Posted: 03 May 2018 10 min. read

Journalism, storytelling and democracy

From daily news headlines to unearthing the latest insights across the changing local and global landscape, we caught up with Lisa Watts, Executive Director of The Conversation. Lisa is also one of our Outstanding 50 LGBTI Leaders of 2018. Read on for her views around diversity, opportunity and connectivity.

What has your career journey been like?

My journey has been like most people have – saying yes to things that come along. I worked in media from the start but on the commercial side of the business. I was originally an enthusiastic Yellow Pages sales representative and I was lucky enough to get some brilliant training and exposure to structured ways of selling and thinking about the exchange of value in a formal way.

The internet arrived and I was involved in the transformation that came with that. Businesses needed to embrace online so I worked in digital media, at Fairfax Digital and was running the employment business unit MyCareer during a period of high growth. Then I worked on a few digital start-ups, and then came along The Conversation, a not-for-profit project helping researchers share their knowledge with millions of readers worldwide. In seven years it has grown to 10 million users a month onsite and is in seven countries.

How have you found LGBTI inclusion overall?

It’s funny, I’ve been involved in high performance and very measurable environments and that can be quite equalising. There are rankings and competition I was able to have opportunities to be rewarded and progress my career. The numbers don’t lie!

I’ve always worked in environments where there has been lots of diversity. And certainly while I think that I have not personally been aware or exposed to challenging workplaces, I know other people have. For me, I hope that all workplaces are able to be encouraging of difference – no matter what it is. Diversity is really the key to a successful company, project and country – having a mix of people – and a diversity of ideas.

In your corporate career, what have been your greatest lessons?

think it’s about being bold, living openly and encouraging others to know about your whole life. And not having any fear makes a big difference to being happy and being liberated. I feel proud and lucky to be a part of the LGBTI community and life. I assume people are good and accepting, and completely ignore any signs of rejection. My identity has given me much more than it has been challenging. The strength you get from being part of a group is powerful – you have access to a big global business network. Find your gays! Work and help each other.

One thing you would like to change in the business world?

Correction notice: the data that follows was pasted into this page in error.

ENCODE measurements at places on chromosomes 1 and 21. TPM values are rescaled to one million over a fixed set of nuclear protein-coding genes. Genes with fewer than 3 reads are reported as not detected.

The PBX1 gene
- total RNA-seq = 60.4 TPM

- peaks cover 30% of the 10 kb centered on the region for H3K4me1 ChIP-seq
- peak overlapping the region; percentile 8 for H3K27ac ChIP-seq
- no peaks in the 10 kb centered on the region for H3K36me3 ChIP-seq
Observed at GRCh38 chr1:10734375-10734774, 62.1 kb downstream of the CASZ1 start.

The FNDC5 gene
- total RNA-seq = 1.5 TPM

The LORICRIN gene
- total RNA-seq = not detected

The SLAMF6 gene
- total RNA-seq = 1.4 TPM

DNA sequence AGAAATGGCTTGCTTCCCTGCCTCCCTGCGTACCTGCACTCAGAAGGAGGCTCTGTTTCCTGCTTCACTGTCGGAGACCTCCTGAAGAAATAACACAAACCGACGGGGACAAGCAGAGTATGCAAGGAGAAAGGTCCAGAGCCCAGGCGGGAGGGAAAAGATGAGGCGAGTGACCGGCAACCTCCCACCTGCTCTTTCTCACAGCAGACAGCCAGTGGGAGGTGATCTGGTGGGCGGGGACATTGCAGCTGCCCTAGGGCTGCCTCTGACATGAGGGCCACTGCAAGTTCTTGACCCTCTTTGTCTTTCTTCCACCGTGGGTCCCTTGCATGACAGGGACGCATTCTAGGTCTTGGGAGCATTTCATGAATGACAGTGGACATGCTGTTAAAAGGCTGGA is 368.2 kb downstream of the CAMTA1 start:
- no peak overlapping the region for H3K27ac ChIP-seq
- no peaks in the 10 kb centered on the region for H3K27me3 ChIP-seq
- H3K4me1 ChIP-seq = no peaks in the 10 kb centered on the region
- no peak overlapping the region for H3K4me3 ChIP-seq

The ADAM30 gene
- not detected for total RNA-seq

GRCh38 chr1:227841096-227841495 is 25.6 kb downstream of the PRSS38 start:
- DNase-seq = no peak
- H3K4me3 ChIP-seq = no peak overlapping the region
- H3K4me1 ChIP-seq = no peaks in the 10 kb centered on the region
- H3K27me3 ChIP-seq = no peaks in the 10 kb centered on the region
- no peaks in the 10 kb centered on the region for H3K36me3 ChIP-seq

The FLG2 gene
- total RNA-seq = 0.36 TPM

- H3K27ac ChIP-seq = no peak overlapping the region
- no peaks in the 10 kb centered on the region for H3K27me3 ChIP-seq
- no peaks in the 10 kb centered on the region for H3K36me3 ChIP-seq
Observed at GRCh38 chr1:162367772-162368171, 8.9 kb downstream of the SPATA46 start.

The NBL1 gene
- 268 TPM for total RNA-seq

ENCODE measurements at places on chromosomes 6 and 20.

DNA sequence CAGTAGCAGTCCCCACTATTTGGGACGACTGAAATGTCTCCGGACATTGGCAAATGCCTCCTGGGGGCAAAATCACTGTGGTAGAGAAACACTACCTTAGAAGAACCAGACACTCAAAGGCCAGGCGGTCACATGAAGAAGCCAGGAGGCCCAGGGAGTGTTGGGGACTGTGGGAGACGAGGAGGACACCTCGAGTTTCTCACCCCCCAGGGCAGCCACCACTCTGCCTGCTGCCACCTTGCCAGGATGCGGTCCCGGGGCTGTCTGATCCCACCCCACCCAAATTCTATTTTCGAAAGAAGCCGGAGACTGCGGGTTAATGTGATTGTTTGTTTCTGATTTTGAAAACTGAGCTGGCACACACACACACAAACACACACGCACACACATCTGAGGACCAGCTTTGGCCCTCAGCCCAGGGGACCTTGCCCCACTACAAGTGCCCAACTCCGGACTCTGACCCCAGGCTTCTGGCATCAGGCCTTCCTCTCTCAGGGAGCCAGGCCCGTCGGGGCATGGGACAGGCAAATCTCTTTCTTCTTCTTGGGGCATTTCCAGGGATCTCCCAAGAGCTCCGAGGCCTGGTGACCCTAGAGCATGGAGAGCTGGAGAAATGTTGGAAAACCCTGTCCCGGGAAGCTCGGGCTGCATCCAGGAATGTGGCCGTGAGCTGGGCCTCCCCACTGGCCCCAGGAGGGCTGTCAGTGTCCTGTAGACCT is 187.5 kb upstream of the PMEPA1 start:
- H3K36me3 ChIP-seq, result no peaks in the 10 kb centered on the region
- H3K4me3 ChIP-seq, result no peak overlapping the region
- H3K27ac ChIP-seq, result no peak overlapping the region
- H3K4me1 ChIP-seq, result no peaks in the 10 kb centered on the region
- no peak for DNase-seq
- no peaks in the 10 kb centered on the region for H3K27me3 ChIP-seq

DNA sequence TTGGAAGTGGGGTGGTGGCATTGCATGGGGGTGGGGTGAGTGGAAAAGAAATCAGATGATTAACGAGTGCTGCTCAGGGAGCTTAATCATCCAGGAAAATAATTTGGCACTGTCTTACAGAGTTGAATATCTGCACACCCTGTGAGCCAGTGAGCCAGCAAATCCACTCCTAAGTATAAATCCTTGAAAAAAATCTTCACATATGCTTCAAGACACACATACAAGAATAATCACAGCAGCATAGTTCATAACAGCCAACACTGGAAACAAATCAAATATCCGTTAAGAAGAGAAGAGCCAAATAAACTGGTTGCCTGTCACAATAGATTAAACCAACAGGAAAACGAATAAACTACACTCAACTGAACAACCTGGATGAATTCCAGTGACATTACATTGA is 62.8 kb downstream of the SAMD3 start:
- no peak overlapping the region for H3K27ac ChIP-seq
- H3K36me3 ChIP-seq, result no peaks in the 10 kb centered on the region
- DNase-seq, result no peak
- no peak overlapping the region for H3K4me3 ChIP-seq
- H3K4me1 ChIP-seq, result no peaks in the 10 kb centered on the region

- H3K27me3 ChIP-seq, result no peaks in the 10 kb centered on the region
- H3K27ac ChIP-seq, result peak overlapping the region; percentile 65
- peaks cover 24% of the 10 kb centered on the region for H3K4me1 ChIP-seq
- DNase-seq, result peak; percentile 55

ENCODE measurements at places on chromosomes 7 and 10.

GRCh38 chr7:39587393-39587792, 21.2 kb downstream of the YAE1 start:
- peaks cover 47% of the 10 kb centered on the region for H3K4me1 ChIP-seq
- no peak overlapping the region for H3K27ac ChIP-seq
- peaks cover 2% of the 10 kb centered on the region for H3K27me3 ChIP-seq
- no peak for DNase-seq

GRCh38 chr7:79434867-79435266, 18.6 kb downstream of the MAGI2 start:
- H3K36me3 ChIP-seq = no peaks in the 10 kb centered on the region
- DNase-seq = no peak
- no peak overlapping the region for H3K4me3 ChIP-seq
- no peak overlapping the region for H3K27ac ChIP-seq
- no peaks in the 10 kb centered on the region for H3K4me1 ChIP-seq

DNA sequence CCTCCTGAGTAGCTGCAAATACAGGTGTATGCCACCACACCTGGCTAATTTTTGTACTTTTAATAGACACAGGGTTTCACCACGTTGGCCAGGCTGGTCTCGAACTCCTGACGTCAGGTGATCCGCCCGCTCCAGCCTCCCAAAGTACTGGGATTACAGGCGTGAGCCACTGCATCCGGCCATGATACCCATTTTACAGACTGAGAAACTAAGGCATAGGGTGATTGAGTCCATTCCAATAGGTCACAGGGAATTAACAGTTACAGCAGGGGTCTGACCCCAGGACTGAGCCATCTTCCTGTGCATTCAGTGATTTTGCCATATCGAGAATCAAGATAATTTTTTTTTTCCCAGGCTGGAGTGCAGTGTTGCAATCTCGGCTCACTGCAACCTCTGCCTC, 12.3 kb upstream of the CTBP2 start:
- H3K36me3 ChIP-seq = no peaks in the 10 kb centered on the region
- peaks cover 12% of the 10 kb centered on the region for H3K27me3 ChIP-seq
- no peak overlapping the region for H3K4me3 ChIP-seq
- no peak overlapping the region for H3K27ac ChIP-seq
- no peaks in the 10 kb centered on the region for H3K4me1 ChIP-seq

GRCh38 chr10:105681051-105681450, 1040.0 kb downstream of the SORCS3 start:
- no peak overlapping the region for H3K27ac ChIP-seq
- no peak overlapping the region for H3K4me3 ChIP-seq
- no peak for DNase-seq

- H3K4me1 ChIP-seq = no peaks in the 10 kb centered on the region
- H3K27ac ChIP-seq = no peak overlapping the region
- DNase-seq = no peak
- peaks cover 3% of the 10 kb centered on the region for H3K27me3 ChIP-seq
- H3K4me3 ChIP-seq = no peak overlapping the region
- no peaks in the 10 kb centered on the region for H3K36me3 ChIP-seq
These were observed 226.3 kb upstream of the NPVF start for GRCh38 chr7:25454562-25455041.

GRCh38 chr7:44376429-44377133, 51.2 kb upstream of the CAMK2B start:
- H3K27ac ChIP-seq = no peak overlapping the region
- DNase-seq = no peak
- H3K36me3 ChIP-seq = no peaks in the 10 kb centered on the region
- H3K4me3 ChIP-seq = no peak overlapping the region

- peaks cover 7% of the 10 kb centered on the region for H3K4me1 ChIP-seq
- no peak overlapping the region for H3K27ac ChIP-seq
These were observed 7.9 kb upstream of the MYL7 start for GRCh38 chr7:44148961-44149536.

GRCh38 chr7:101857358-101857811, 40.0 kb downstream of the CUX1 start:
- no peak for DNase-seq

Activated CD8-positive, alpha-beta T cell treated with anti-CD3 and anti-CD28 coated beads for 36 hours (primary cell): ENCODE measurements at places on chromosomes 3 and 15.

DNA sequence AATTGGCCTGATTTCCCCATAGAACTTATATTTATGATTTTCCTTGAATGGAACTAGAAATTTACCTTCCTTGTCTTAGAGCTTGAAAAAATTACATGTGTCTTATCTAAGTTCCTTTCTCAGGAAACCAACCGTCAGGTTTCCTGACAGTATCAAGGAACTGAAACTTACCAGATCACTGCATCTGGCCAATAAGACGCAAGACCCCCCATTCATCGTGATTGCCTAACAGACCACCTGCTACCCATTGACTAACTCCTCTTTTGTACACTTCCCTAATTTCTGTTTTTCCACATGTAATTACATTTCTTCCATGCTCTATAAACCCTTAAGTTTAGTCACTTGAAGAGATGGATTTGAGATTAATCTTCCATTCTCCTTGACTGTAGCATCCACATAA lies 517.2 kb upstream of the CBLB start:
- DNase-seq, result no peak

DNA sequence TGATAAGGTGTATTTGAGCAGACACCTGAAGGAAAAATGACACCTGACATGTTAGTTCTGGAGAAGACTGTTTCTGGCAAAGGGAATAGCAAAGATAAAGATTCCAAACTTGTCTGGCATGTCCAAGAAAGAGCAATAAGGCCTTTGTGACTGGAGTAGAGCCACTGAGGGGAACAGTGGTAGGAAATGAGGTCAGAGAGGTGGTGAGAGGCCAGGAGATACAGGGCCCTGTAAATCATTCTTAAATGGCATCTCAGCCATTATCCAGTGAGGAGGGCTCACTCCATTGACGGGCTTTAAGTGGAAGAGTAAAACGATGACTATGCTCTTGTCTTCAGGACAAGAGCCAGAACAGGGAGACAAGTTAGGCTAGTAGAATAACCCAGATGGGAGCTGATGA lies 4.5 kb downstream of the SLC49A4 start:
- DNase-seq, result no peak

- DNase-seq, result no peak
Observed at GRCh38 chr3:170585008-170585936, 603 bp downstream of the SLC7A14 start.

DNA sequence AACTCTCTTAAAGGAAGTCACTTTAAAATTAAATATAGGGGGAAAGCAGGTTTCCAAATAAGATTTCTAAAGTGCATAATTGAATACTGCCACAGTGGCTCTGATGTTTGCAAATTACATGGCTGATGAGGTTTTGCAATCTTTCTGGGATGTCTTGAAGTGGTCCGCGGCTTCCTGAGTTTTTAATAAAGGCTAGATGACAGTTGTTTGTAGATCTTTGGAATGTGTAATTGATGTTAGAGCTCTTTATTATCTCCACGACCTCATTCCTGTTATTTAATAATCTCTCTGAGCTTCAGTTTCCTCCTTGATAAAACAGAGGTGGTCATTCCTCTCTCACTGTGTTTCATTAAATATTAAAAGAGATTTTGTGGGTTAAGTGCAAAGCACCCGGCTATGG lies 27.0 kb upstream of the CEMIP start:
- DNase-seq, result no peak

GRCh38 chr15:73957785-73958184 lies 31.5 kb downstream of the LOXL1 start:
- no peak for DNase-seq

I think large companies are doing great things with a focus on ensuring that different groups feel more supported. There is diversity in pockets of journalism, as it tends to be a craft that attracts the bold. In terms of change, business needs to talk more about gender equality and trans-intersex diversity. We need to work together to ensure there are opportunities for marginalised people.

What does it mean to you to be part of our Outstanding 50 LGBTI Leaders of 2018 list?

I am honoured to be in such interesting company and it’s great to look down the list and see a few people I know! It’s a powerful thing to reflect on and to read people’s stories. When you look through the list you realise there are a lot of different pathways to get to where you are going in order to be happy and fulfilled.

What is the power of storytelling?

have always been interested in policy and politics, the way the world works and the democratic process. The motivating thing about The Conversation is that it is about informing democracy – citizens have access to high quality information to help understand complex issues and make good decisions. Only academics who have real expertise can write. During the Marriage Equality debate we commissioned more than 100 articles so people could have access to research based articles and facts. We had more than 200 media outlets who picked up our articles and hundreds of thousands of readers.
It was a really powerful way to get good quality content and information into the wider community.

Guests are coming to your dinner party. Who would they be?

Vita Sackville-West, Harvey Milk, Rachel Maddow, Patricia Highsmith, RuPaul and Oscar Wilde. And I would invite all my friend gang along too!

And finally, do you have any favourite quotes?

I like the phrase “fortune favours the brave.” If you want to be lucky, be bold. Take some risks. You will have good fortune.

Lisa is one of our Outstanding 50 LGBTI Leaders of 2018 – a list that recognises and celebrates the many LGBTI role models in business. For more on our inspirational LGBTI leaders visit our Outstanding 50 webpage.

Lisa Watts

More about the author

Neil Glaser

Neil Glaser

Head of Editorial, The Agency, Deloitte

Neil is Head of Editorial in The Agency (Deloitte’s Creative Studio) and is passionate about words and the power of storytelling. He loves working in the creative heartbeat of an organisation to bring ideas to life through dynamic, engaging and cutting-edge content. As a creative professional with global expertise in London, New York and Sydney, he connects and unleashes ideas across a diversity of formats. He adores writing, strategy and design.